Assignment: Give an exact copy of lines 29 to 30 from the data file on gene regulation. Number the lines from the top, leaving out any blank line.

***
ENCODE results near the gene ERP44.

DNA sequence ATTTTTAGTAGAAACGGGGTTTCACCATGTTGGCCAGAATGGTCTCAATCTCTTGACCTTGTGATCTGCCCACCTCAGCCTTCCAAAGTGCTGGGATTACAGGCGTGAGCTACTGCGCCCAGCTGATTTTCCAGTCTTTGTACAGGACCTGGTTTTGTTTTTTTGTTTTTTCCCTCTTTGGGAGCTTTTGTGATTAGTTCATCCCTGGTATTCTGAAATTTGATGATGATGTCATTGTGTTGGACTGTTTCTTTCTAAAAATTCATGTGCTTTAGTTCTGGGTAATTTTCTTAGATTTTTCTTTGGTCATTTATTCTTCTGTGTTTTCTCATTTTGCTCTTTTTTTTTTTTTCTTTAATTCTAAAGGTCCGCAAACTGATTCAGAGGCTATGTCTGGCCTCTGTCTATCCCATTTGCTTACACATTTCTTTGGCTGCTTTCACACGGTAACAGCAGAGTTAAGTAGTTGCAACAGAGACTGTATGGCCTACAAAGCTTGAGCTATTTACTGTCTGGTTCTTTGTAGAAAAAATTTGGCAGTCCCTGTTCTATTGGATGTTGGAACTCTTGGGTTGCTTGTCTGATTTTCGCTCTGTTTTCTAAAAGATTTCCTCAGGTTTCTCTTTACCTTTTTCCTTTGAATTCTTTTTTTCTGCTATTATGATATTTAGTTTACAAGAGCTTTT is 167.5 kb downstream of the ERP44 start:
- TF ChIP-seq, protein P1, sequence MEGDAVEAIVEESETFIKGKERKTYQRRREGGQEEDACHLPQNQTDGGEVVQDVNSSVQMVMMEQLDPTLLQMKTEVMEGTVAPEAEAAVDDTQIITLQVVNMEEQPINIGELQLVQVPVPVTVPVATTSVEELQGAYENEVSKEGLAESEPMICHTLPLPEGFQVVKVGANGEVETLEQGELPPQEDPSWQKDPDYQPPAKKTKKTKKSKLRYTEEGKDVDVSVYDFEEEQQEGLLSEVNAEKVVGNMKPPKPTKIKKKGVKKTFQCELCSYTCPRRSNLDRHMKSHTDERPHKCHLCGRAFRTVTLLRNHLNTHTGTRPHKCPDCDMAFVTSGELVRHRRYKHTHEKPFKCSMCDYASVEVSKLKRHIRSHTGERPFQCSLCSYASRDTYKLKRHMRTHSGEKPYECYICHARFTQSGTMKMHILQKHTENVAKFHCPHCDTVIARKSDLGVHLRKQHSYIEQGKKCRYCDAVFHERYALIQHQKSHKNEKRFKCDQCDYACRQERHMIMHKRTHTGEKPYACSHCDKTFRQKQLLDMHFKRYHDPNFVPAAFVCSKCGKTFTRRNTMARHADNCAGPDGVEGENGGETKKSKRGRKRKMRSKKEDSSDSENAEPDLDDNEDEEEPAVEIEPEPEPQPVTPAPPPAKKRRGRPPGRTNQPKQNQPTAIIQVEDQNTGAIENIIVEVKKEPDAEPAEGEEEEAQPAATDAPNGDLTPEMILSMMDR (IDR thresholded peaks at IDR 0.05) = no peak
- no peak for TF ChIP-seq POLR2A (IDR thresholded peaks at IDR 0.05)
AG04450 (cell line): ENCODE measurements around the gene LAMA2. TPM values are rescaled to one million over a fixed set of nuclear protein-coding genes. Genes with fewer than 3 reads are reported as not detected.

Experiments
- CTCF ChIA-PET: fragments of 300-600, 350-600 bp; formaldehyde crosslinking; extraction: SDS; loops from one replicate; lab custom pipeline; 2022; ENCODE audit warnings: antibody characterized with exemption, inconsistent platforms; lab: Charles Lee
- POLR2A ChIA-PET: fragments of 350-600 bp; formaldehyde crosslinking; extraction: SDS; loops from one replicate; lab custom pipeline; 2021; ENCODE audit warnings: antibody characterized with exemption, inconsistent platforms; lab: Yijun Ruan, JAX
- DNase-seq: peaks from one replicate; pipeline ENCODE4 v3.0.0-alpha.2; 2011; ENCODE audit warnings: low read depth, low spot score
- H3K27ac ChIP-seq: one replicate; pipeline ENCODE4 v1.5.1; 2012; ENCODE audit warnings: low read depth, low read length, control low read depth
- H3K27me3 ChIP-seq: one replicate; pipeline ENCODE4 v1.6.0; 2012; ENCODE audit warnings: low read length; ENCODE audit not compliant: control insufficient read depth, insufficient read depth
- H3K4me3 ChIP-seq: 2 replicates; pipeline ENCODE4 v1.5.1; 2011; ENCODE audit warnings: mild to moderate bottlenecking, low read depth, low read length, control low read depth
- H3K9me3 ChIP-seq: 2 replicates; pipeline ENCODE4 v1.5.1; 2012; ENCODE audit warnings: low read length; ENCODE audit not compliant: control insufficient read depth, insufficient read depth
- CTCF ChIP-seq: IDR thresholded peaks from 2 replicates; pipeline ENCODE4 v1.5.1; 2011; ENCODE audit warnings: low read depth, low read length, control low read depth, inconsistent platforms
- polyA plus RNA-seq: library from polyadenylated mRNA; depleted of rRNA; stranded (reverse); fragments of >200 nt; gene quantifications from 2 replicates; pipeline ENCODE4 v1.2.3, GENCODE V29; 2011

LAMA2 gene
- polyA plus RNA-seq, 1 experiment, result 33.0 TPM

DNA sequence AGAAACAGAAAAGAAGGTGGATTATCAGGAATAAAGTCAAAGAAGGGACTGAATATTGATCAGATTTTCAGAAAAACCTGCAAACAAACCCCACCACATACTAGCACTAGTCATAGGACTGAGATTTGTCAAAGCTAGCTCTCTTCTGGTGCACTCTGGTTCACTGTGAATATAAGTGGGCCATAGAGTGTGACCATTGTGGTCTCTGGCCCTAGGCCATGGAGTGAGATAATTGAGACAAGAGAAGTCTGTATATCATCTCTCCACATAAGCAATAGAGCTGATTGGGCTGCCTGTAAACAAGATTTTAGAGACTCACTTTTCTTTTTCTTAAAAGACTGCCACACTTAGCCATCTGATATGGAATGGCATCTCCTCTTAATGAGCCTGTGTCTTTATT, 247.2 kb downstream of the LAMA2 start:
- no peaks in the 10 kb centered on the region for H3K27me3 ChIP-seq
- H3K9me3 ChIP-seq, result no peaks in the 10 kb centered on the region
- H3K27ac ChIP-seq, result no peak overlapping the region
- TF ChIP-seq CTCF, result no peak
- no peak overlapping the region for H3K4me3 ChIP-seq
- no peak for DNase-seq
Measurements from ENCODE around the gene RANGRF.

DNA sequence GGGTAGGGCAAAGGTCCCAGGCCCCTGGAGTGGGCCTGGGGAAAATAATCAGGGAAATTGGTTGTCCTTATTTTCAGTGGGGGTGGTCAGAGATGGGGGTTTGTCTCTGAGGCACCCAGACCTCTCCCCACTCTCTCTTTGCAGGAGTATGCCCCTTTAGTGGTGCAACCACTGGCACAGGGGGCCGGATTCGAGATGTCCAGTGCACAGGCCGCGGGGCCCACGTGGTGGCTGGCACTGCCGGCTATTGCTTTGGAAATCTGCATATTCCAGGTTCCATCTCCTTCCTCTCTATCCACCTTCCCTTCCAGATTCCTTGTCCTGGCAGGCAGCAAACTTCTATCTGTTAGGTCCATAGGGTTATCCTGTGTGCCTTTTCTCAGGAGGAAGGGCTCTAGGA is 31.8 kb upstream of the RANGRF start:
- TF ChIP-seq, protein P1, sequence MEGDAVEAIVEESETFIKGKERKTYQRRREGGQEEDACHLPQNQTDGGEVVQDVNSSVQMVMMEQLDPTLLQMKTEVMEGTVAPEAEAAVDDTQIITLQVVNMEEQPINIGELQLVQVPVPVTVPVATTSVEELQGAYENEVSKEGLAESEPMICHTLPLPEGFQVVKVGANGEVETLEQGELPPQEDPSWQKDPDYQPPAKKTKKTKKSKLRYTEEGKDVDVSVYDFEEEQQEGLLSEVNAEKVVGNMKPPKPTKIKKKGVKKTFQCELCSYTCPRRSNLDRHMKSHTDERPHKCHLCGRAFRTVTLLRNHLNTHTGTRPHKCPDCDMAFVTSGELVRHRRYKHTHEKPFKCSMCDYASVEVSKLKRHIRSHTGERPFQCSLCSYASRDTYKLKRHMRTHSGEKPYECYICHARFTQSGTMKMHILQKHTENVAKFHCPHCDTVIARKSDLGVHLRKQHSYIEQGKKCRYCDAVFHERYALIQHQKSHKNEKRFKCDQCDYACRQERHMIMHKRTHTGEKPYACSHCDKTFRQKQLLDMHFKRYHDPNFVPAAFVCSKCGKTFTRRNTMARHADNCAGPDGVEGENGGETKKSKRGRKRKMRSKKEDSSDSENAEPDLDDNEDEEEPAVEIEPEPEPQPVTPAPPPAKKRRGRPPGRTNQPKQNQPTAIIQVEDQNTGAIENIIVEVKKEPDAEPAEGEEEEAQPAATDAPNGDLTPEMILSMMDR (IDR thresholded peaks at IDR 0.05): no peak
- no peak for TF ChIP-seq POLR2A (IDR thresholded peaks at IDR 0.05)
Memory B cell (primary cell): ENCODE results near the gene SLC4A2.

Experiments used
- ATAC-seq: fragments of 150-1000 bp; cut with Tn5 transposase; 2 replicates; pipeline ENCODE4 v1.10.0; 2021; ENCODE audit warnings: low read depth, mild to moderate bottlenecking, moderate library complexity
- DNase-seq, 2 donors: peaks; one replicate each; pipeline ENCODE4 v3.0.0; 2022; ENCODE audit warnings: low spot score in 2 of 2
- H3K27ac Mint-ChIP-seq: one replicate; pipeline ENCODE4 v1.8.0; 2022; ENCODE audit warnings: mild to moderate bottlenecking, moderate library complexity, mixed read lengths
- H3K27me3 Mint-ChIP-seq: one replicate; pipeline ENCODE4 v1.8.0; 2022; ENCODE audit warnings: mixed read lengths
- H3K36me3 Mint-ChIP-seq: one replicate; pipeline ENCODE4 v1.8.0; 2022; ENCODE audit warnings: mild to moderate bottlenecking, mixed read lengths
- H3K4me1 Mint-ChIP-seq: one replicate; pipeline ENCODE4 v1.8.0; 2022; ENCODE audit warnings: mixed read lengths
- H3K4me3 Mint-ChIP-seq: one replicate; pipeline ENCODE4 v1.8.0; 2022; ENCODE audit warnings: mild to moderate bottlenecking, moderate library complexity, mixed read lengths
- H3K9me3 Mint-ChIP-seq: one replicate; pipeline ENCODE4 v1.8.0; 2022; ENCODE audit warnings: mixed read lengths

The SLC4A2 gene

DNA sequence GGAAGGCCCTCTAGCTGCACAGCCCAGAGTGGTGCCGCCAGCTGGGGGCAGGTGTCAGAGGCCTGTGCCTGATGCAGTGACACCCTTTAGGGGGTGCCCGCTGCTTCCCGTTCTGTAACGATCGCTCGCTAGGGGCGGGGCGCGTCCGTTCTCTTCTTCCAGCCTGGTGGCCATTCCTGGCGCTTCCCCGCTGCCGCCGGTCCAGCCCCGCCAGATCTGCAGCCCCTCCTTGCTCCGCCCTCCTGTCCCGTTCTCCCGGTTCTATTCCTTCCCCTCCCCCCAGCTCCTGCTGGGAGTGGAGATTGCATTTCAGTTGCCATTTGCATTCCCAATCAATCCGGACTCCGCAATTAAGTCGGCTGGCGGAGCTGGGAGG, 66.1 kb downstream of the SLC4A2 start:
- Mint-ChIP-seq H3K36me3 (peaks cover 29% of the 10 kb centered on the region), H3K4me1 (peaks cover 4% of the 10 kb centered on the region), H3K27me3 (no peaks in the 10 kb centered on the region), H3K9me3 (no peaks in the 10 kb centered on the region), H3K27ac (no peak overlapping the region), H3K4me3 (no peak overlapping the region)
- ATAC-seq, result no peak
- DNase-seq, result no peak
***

Memory B cell (primary cell): ENCODE results near the gene SLC4A2.

Experiments used